Good Personal Finance for the Long Term with Tim Maurer
When it comes to getting your finances in order, there are a lot of different boxes you need to check…
There’s keeping your costs down through a monthly budget (check); there’s increasing your income through taking on a side gig or working for a promotion at work (check), there’s paying off your credit cards and then continuing to pay off your balances every month so that you’re not wasting hundreds—or even thousands—of precious dollars every year (check check check)!
But the box that it’s easiest to leave blank time and time again is the box marked “long-term.” When you’re living paycheck to paycheck, you’re often worrying about how much money you’ll have next week, not how much money you’ll have 20 or 30 years from now.
But if you’re serious about securing your financial future, then investing your money long-term is something you’ll need to deal with – preferably sooner rather than later. The earlier you start investing, the longer your investment will have to earn interest, and the more money you’ll have decades from now when you retire. (Remember, interest here is something that works for you, not against you.) Without investing some of your money long-term, you might as well have “win the lottery” as a retirement plan – which, by the way, that is a very bad retirement plan. Seriously.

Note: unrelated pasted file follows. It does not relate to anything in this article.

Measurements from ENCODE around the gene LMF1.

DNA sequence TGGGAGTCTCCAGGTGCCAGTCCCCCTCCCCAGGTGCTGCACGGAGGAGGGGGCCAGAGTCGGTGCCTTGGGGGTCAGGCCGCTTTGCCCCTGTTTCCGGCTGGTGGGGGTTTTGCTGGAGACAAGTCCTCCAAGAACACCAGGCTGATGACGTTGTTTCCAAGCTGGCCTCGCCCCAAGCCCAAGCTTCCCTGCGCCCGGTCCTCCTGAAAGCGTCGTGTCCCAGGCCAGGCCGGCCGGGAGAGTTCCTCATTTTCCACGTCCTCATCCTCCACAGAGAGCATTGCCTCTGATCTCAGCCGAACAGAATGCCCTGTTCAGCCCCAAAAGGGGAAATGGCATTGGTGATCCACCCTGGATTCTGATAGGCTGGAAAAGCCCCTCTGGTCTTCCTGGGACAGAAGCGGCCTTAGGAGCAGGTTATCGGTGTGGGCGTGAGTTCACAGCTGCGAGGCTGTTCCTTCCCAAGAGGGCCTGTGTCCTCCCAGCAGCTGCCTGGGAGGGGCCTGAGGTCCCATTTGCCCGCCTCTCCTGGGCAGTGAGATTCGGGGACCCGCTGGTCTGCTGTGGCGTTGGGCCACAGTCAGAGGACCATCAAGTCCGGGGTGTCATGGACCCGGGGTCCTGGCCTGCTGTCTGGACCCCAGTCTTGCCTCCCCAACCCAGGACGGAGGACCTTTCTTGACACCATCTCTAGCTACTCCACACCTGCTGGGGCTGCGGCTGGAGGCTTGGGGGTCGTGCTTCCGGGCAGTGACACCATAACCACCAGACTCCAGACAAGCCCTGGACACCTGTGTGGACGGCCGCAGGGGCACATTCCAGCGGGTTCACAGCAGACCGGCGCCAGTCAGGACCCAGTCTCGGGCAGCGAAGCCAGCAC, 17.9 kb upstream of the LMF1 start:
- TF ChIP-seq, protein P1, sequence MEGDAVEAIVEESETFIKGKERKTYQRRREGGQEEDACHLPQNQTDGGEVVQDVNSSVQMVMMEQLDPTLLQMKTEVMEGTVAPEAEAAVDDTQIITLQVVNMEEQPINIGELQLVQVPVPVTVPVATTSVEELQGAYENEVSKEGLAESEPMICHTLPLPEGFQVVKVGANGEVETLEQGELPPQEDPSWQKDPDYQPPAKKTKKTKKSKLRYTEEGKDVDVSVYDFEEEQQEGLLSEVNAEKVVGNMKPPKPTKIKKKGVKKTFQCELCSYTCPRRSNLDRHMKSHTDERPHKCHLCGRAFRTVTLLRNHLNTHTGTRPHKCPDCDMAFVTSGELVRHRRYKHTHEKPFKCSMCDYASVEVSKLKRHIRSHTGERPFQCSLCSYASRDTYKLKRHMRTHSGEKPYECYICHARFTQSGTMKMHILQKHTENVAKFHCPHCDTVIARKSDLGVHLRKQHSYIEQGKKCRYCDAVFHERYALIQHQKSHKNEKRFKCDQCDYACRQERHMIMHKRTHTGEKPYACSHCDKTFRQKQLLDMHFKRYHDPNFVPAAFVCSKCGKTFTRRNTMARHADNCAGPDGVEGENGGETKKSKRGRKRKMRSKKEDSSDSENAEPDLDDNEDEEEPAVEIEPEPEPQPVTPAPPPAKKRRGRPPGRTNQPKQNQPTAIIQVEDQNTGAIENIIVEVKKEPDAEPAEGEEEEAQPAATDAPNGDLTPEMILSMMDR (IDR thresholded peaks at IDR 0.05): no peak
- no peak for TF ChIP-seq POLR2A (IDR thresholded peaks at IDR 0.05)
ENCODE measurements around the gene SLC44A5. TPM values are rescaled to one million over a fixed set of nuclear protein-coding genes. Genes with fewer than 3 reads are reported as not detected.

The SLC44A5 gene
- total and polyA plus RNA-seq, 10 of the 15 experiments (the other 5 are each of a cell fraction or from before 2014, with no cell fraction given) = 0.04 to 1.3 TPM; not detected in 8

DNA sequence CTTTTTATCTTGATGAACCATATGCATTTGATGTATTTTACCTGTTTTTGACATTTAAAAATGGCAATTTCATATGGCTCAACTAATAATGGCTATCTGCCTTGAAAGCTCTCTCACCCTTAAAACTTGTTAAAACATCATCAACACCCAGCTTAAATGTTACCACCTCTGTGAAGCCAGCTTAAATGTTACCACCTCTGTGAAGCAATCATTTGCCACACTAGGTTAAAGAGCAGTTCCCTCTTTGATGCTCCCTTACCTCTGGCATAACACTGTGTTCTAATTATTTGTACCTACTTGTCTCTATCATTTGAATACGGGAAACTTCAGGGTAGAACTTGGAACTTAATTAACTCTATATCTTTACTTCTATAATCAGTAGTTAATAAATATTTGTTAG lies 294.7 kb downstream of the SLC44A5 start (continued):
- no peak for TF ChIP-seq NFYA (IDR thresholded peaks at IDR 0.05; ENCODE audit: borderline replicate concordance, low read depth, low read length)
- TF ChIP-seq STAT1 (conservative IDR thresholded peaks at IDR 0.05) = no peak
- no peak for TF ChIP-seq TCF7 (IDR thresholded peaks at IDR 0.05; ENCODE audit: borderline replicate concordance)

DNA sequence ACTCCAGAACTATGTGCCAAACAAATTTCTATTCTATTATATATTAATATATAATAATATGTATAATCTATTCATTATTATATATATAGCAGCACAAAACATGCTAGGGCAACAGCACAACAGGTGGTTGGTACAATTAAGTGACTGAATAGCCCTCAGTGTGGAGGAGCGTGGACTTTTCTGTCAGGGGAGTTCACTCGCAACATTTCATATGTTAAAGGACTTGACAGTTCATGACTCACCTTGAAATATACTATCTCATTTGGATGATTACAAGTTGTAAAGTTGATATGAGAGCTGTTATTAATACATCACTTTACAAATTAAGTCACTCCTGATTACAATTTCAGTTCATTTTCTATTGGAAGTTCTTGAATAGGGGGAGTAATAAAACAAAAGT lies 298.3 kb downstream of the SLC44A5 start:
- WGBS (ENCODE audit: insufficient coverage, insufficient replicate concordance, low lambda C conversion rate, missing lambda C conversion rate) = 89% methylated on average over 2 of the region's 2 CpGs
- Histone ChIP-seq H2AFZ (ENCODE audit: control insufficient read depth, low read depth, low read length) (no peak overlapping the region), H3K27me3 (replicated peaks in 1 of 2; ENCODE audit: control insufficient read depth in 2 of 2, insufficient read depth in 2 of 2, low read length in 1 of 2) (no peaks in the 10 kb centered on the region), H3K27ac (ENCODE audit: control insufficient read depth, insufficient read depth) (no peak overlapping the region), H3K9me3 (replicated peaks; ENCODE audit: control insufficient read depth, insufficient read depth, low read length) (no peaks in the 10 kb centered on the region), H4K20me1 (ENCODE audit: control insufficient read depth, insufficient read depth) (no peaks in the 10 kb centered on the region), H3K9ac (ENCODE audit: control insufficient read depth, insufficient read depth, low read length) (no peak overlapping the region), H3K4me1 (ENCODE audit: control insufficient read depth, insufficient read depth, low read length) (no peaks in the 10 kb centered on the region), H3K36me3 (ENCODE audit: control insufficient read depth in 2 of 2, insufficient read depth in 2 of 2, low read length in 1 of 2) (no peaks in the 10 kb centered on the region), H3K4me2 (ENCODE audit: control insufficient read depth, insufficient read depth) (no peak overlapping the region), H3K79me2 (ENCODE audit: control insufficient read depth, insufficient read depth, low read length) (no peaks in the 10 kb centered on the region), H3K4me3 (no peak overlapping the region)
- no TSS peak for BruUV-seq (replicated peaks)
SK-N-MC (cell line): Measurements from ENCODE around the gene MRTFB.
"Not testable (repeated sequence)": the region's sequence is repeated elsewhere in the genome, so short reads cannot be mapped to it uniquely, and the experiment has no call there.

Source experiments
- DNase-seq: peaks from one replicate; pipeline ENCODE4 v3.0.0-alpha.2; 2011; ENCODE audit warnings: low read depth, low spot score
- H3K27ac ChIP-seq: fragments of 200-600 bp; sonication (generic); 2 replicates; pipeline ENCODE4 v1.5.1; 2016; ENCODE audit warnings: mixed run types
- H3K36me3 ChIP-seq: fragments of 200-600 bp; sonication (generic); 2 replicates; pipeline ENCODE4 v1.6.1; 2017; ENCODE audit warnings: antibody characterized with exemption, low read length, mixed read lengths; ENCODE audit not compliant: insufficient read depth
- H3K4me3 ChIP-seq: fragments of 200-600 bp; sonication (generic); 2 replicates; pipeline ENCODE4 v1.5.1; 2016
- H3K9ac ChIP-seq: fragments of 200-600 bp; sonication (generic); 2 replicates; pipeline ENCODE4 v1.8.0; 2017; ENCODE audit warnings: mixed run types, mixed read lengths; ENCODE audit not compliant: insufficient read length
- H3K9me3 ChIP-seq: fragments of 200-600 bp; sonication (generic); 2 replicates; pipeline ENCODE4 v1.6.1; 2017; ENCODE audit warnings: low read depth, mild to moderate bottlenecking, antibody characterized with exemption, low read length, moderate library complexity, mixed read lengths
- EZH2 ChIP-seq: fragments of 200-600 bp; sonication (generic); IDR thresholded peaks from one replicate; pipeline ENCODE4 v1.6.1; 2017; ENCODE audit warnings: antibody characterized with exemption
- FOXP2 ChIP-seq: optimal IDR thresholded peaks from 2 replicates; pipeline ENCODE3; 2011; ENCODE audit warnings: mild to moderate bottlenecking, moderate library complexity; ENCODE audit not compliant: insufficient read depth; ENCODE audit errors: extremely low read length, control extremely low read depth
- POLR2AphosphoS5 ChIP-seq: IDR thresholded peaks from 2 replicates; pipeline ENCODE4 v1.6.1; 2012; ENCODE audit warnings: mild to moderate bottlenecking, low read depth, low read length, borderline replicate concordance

That’s why we reached out to Tim Maurer (@TimMaurer), author of Simple Money and Director of Personal Finance for Buckingham Strategic Wealth and the BAM Alliance. If there’s anyone who knows how to break investing down to its simple building blocks, it’s Tim.
Here are 7 great pieces of advice that Tim gave us for folks who want to start investing – but just don’t know where to start.
1. Wealth management is for everyone – not just the wealthy
TM: “First, I think that the word “wealth,” in and of itself, carries a misconception. The financial services industry has conflated wealth with abundant riches, a goal that is out of reach for many people. But the original derivation of the word “wealth” has a definition that is much closer to “contentment.”
“In other words, wealth isn’t just for rich people. Investing, similarly, must not be seen as a practice reserved only for the materially wealthy. When applied as a personal discipline, it works just as well for those of more modest means.”
2. Get your high-interest debt paid down, stat!